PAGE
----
New York Times Magazine highlights Ross research on finding purpose in work
March 1, 2019
Essay examines the phenomenon of successful people who remain unhappy
The New York Times Magazine recently published a special issue on “The Future of Work,” and one article causing some buzz — titled “Wealthy, Successful, and Miserable” — highlights research conducted by Michigan Ross Professor Emerita Jane Dutton.
The article, by Pulitzer Prize winner Charles Duhigg, explores widespread unhappiness among American workers, particularly those who are most successful on paper. He discusses the importance of finding meaning in your work and highlights research conducted by Dutton, the Robert L. Kahn Distinguished University Professor Emerita of Business Administration and Psychology, and her colleague Amy Wrzesniewski of Yale.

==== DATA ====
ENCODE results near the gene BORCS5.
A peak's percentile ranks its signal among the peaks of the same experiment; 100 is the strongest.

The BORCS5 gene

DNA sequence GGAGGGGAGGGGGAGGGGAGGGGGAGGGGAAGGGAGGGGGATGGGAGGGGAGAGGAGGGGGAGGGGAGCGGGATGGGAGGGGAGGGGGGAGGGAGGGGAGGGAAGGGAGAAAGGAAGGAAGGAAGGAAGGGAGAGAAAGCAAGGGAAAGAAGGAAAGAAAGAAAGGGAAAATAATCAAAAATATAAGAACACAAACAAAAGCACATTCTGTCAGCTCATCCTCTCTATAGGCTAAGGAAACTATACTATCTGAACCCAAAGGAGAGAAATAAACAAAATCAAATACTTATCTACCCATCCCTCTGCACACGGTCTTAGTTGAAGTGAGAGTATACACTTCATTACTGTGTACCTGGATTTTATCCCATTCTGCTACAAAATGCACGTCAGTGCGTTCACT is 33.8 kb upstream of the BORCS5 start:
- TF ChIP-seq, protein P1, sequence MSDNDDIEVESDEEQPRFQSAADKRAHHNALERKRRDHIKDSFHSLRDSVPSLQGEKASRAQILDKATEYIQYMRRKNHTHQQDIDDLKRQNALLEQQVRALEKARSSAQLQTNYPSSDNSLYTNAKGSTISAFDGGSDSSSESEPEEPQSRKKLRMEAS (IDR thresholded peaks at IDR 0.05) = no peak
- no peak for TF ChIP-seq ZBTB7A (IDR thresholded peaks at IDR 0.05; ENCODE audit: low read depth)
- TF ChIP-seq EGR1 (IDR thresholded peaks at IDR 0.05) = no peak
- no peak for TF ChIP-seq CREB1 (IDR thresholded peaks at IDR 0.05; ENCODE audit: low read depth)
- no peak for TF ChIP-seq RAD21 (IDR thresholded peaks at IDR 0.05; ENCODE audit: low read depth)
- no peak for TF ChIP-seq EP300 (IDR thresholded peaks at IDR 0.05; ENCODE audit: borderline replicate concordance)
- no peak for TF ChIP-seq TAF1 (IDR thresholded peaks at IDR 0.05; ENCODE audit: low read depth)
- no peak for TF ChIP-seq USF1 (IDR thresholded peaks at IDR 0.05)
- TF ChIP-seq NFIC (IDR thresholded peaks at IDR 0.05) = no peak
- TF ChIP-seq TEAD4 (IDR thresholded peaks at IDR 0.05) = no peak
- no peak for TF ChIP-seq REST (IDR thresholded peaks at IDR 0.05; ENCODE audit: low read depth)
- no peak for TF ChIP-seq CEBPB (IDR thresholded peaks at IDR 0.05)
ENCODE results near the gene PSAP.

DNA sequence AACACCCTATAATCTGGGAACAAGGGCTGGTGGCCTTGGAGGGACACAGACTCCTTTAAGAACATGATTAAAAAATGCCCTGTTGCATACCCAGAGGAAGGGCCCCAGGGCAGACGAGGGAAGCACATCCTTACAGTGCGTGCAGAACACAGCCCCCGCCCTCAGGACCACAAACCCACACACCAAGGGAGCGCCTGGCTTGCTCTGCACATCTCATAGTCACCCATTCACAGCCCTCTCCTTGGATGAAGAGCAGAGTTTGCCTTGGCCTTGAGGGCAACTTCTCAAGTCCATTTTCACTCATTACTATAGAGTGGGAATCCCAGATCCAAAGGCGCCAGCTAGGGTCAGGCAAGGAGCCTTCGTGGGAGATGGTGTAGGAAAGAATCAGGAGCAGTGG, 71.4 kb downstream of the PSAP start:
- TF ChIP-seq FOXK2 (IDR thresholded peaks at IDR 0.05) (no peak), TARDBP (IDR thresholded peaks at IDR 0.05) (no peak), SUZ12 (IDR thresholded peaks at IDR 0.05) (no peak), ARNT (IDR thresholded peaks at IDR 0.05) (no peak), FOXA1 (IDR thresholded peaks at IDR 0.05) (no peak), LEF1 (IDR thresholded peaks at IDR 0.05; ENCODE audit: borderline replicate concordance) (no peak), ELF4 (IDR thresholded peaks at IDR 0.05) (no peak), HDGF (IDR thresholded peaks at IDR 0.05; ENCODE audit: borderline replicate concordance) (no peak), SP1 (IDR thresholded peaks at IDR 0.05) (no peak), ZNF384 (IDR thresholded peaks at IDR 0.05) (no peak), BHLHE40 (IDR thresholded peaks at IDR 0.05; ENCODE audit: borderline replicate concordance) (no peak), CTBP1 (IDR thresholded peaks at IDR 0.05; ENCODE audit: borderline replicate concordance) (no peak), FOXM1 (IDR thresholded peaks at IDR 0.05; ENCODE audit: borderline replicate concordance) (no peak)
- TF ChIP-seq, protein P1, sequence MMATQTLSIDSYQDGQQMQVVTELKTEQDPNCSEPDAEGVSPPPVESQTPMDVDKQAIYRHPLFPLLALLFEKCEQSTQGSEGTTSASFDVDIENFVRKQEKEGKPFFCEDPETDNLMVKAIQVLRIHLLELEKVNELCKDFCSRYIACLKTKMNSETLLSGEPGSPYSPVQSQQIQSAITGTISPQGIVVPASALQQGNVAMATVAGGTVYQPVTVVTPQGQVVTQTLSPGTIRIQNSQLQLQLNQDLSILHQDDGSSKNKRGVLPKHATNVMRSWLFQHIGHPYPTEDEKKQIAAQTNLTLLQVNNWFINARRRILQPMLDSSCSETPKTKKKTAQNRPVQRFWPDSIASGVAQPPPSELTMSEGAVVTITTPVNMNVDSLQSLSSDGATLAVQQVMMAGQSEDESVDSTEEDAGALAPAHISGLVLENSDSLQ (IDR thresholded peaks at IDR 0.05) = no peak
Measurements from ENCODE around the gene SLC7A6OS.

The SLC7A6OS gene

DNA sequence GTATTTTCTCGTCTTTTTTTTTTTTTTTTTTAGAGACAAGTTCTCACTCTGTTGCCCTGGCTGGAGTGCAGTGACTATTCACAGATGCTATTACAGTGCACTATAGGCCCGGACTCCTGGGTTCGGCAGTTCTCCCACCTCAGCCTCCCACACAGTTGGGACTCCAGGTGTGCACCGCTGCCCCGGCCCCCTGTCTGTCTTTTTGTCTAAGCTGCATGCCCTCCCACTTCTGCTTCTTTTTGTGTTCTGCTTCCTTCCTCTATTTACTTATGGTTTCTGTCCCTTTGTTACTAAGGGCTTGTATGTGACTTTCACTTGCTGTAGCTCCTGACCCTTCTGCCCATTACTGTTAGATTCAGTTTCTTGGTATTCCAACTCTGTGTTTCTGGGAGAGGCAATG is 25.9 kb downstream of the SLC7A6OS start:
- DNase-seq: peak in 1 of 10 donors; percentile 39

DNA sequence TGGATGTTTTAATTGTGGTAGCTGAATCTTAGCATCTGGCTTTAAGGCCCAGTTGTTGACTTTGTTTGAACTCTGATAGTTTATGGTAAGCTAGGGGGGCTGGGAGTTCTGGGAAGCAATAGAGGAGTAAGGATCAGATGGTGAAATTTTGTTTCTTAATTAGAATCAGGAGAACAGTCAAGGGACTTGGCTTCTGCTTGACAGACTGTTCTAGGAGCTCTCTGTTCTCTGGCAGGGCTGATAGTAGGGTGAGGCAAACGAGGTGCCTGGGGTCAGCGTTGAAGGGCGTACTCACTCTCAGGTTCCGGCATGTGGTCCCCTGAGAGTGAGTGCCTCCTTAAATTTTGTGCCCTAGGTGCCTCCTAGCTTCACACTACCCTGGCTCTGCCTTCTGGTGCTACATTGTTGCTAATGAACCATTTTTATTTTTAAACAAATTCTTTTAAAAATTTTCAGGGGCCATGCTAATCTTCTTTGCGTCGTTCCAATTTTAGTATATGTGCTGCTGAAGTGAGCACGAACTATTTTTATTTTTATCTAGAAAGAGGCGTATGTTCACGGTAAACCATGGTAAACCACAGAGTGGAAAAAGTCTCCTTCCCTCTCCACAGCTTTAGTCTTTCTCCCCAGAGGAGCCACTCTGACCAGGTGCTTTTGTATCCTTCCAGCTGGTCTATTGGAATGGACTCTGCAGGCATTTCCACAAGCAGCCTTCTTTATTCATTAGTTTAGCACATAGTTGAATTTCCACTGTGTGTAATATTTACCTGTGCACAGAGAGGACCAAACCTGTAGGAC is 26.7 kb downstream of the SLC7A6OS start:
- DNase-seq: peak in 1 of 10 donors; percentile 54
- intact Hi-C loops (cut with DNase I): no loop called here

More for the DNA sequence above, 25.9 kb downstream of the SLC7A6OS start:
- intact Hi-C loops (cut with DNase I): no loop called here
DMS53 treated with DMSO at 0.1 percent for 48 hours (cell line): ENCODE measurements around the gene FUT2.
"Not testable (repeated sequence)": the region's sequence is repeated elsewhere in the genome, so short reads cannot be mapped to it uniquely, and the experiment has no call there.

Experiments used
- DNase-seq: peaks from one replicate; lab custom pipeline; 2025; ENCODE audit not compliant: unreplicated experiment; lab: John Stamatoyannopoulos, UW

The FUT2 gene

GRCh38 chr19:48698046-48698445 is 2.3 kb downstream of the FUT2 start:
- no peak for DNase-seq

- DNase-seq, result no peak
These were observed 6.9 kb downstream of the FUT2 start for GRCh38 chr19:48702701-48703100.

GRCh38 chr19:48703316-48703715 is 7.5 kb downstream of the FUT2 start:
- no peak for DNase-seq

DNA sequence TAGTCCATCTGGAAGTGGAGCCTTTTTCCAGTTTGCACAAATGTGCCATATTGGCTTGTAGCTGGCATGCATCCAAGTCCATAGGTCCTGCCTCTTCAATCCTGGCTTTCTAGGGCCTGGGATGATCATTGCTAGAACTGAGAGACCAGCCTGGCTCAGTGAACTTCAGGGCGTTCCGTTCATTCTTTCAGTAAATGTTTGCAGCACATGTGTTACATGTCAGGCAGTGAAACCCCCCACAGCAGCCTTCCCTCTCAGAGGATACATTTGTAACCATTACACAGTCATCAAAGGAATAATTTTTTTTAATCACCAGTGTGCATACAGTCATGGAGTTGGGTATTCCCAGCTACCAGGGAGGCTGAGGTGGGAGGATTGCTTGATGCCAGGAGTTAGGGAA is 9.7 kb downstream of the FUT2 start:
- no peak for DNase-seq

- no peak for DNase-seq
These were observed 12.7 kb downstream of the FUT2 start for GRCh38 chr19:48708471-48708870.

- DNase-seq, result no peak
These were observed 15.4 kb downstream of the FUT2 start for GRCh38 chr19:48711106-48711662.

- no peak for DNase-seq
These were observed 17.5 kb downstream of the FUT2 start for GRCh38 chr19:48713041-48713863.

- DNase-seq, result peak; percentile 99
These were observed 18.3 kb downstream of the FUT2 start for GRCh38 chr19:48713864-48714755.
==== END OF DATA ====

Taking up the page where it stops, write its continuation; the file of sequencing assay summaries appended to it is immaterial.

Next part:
The researchers studied why certain janitors at a large hospital showed more engagement than others, finding that they viewed their jobs as a form of caregiving.
“To some, the moral might seem obvious: If you see your job as healing the sick, rather than just swabbing up messes, you’re likely to have a deeper sense of purpose whenever you grab the mop. But what’s remarkable is how few workplaces seem to have internalized this simple lesson,” Duhigg writes.
This article was originally published as a Ross Thought in Action article.